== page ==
(Note: The Resolution was Adopted by Consensus)
Mr. President and fellow members:
Civil society organizations and related associations are facing an ongoing assault around the world. On the margins of the UN General Assembly earlier this week, President Obama and numerous like-minded government leaders, as well as the UN, foundations, and civil society organizations met to voice their concern about the global deterioration in the environment for civil society and agreed to take additional steps to address it. To that end, they noted in particular the importance of the mandate to be extended by the resolution we would like to introduce today, resolution A/HRC/24/L.7 “The rights to freedom of peaceful assembly and of association.”
We direct you to the oral revision that has been circulated.
We present this resolution for adoption along with the Czech Republic, Indonesia, Lithuania, the Maldives, Mexico, and Nigeria, and 60 co-sponsors including Angola, Botswana, Brasil, Egypt, Guatemala, Libya, Macedonia, Moldova, New Zealand, Panama, Republic of Korea, San Marino, Senegal, Serbia, Togo, and Uruguay. The resolution’s purpose is to support the work of the Special Rapporteur on these rights.
This resolution extends his mandate and marks the third specific resolution on this issue. We want to thank our core-group for their hard work on this text and for continuing to emphasize the importance of this issue in the Human Rights Council.
Three years ago, we joined Council colleagues in supporting the creation of a new special rapporteur on these rights. Now we present an extension of his mandate in order to continue the vital work he has undertaken on this issue. In May of this year we welcomed the Special Rapporteur’s annual report, which focused particularly on the undue restrictions relating to funding of associations and holding peaceful assemblies. We also look forward to the presentation of his report before the UN General Assembly on October 29, which will focus on elections, and highlight the importance of protecting the rights of freedom of peaceful assembly and of association, particularly during the time before, during, and after an election.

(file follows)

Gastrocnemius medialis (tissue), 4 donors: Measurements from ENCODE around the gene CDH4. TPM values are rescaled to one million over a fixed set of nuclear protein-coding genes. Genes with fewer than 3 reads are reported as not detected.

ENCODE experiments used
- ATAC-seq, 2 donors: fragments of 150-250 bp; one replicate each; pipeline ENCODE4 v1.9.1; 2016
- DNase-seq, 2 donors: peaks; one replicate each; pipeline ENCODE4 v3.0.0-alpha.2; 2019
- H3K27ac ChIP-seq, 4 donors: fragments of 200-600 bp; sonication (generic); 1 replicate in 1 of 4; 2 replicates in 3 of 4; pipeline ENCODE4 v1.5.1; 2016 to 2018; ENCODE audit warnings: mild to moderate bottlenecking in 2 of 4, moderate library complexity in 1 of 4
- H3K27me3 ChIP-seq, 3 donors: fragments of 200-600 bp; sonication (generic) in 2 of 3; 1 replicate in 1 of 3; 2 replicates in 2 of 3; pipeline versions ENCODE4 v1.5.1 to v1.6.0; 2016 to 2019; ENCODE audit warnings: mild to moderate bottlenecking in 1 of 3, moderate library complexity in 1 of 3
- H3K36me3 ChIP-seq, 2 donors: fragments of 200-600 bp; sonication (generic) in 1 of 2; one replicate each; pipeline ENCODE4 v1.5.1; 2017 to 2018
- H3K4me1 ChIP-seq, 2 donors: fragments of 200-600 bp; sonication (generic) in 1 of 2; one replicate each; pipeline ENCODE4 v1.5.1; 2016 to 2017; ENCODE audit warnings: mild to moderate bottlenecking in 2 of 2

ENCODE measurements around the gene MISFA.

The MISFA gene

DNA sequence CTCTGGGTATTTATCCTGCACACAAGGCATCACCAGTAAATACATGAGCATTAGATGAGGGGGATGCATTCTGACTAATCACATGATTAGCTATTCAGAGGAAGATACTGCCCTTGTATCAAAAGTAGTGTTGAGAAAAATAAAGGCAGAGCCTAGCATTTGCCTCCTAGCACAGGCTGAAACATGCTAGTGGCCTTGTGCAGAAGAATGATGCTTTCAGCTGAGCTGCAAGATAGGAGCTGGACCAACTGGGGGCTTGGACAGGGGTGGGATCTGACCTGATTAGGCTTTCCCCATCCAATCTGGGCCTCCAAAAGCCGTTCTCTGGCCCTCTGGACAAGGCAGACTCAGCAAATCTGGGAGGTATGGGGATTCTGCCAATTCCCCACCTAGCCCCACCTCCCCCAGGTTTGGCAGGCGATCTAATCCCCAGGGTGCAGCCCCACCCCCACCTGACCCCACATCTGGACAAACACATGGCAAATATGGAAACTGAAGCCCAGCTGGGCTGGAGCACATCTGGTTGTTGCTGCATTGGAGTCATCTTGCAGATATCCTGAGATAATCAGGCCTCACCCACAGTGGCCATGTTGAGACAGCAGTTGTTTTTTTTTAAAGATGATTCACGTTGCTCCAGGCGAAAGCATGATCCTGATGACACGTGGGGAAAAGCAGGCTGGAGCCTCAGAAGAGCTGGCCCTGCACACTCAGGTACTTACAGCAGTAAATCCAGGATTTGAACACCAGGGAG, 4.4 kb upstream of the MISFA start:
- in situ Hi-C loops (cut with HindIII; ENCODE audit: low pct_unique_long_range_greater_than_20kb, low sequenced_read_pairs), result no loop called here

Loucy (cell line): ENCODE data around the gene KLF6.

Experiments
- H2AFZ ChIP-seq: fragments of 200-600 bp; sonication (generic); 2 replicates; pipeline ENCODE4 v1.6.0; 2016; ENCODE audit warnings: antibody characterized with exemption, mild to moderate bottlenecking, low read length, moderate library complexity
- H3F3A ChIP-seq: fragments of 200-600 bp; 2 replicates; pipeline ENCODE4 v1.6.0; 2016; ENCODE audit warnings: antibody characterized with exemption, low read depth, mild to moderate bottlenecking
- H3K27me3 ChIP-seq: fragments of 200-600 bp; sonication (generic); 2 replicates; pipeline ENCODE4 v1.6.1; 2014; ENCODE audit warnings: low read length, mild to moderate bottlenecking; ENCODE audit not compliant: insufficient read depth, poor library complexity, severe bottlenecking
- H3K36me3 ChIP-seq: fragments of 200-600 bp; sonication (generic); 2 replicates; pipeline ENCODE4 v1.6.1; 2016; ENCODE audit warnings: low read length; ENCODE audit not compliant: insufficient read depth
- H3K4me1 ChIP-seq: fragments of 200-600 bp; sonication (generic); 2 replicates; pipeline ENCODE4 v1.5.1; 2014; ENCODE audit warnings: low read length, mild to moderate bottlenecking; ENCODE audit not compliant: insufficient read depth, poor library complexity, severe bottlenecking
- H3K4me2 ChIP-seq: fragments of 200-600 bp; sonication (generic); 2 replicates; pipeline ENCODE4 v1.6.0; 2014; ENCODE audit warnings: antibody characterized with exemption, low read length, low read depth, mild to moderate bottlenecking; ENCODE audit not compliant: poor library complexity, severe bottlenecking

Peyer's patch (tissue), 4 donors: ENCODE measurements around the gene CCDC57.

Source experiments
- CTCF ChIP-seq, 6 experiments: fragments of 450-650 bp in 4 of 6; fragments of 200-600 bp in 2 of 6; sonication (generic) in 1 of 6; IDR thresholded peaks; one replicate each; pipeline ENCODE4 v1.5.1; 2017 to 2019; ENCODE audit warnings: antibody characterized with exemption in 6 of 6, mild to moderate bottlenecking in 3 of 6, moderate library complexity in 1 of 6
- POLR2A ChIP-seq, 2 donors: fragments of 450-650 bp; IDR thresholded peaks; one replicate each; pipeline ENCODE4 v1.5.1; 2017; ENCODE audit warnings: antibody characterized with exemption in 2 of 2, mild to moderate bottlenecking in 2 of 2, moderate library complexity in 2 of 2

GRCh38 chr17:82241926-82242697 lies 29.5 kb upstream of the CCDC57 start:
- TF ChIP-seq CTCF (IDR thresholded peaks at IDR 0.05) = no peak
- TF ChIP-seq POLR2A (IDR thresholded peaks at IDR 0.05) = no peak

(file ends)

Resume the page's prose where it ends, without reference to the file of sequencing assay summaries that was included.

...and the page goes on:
We bring this resolution before the council to reaffirm the necessity of the protection of such rights and to encourage countries around the world to engage with the Special Rapporteur. The resolution, among other provisions, calls upon states to cooperate fully with the Special Rapporteur in the performance of his mandate, to respond promptly to his urgent appeals and other communications, and to consider favorably his requests for visits.
Finally, we would like to re-affirm that the strength and vibrancy of nations depend on an active civil society and robust engagement between governments and civil society to advance shared goals of peace, prosperity, and the well-being of all. We note our deep concern that many governments are restricting civil society and the rights of freedom of association and expression, both online and offline.
We look forward to working with other Council members in the upcoming year on the rights to freedom of peaceful assembly and of association and we urge the Council to adopt this resolution by consensus.
- Cross posted from U.S. Mission Geneva